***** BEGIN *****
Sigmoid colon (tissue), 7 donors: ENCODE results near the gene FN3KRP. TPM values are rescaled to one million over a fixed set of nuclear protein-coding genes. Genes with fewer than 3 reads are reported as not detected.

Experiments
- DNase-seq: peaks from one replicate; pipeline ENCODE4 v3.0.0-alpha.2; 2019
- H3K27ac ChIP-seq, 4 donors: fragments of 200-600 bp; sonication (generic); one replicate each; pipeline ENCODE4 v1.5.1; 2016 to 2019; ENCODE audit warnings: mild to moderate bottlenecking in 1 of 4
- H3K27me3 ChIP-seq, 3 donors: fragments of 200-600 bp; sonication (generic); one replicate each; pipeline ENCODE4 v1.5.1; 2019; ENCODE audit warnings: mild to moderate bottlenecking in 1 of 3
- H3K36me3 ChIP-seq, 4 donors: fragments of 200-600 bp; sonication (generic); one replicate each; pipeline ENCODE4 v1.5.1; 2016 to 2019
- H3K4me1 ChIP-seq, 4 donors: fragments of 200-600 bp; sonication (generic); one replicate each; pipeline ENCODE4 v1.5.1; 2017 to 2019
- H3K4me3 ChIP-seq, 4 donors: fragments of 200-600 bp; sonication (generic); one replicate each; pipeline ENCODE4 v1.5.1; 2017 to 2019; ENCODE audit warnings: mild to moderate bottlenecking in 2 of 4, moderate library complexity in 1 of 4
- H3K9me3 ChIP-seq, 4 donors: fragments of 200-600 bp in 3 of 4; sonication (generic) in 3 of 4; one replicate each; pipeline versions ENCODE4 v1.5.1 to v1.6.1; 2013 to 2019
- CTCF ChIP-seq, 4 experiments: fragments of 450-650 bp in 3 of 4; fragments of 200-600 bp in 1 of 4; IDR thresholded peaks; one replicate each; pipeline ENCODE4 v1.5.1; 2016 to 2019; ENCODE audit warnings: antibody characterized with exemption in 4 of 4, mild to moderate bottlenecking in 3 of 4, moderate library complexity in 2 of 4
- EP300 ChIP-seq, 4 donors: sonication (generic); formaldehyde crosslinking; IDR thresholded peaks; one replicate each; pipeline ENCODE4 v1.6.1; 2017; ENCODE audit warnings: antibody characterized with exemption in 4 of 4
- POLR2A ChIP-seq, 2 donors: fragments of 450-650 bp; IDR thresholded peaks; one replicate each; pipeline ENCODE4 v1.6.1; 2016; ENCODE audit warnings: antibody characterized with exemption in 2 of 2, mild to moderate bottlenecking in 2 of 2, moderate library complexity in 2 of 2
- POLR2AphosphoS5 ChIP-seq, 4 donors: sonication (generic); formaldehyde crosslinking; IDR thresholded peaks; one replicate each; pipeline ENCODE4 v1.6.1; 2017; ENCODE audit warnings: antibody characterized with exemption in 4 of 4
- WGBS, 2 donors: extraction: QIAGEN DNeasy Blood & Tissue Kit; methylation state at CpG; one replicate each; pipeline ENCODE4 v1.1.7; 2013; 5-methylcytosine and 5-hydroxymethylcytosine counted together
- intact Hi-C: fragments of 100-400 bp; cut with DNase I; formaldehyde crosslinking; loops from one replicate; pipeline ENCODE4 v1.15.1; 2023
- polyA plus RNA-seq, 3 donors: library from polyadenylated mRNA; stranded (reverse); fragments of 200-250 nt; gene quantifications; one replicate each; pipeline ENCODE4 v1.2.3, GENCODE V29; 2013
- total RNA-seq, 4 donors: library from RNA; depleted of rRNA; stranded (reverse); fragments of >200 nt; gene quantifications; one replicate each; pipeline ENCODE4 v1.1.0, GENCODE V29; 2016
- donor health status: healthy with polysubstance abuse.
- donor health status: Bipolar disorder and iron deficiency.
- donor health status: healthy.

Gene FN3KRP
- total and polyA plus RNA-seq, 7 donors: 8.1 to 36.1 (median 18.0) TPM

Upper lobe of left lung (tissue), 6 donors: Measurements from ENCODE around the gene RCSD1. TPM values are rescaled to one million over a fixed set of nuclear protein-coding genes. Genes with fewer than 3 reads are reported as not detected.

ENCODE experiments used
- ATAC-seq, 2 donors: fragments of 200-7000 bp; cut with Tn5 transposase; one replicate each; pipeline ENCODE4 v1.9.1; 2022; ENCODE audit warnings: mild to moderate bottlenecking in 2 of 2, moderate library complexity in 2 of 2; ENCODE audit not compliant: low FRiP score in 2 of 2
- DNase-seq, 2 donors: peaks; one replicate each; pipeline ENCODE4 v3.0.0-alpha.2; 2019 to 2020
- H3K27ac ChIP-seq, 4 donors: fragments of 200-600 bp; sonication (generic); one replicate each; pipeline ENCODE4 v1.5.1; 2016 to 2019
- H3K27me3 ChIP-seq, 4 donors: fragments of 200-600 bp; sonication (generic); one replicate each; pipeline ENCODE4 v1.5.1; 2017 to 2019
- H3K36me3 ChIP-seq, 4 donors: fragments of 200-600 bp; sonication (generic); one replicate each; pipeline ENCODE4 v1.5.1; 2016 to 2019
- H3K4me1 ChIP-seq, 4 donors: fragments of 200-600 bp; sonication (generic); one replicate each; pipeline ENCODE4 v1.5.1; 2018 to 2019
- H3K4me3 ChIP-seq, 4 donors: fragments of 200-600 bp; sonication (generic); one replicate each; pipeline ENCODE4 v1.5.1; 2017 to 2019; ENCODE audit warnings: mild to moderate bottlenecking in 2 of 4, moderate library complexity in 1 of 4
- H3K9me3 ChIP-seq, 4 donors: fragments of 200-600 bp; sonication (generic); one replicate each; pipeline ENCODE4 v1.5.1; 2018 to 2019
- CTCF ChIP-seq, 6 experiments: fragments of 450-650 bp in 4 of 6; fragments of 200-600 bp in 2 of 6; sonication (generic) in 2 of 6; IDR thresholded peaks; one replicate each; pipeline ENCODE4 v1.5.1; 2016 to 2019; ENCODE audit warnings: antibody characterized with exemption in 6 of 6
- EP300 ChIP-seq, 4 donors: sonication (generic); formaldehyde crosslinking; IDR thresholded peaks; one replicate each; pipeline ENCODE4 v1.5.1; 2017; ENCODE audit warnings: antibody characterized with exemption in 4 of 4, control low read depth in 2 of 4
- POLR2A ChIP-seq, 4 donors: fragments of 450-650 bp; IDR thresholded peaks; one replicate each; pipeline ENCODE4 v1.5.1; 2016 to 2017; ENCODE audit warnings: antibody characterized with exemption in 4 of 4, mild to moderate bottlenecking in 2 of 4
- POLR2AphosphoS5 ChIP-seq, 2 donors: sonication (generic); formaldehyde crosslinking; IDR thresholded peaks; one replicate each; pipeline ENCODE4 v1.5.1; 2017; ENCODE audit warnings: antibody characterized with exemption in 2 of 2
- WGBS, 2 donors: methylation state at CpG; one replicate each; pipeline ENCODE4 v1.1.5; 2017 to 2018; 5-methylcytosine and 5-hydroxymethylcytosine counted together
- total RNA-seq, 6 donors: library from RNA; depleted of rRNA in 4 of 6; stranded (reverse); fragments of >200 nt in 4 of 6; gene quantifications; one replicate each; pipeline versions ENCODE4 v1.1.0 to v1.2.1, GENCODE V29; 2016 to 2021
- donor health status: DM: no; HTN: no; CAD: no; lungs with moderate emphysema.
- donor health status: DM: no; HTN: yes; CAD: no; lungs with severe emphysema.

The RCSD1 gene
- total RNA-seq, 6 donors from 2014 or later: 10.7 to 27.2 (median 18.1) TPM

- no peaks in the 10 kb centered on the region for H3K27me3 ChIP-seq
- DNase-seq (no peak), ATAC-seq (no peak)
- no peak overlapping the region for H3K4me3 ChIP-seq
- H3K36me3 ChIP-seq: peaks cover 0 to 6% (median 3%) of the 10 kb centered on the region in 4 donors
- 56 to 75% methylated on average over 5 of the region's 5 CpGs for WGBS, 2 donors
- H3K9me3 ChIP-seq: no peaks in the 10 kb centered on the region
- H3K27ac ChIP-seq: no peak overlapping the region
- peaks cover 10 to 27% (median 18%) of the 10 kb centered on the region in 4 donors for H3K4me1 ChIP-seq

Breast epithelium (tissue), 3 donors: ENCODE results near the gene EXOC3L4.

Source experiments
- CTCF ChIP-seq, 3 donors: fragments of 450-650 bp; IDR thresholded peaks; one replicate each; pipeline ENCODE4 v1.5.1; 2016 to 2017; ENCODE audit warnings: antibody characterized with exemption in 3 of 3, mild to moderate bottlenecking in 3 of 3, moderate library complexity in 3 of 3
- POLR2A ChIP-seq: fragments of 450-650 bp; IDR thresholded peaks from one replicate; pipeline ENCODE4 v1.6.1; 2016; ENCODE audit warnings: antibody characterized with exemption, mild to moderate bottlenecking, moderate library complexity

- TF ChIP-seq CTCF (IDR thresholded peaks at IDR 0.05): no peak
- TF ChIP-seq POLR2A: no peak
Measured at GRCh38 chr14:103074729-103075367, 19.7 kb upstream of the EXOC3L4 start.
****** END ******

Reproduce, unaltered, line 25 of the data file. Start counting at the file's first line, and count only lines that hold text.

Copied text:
- ATAC-seq, 2 donors: fragments of 200-7000 bp; cut with Tn5 transposase; one replicate each; pipeline ENCODE4 v1.9.1; 2022; ENCODE audit warnings: mild to moderate bottlenecking in 2 of 2, moderate library complexity in 2 of 2; ENCODE audit not compliant: low FRiP score in 2 of 2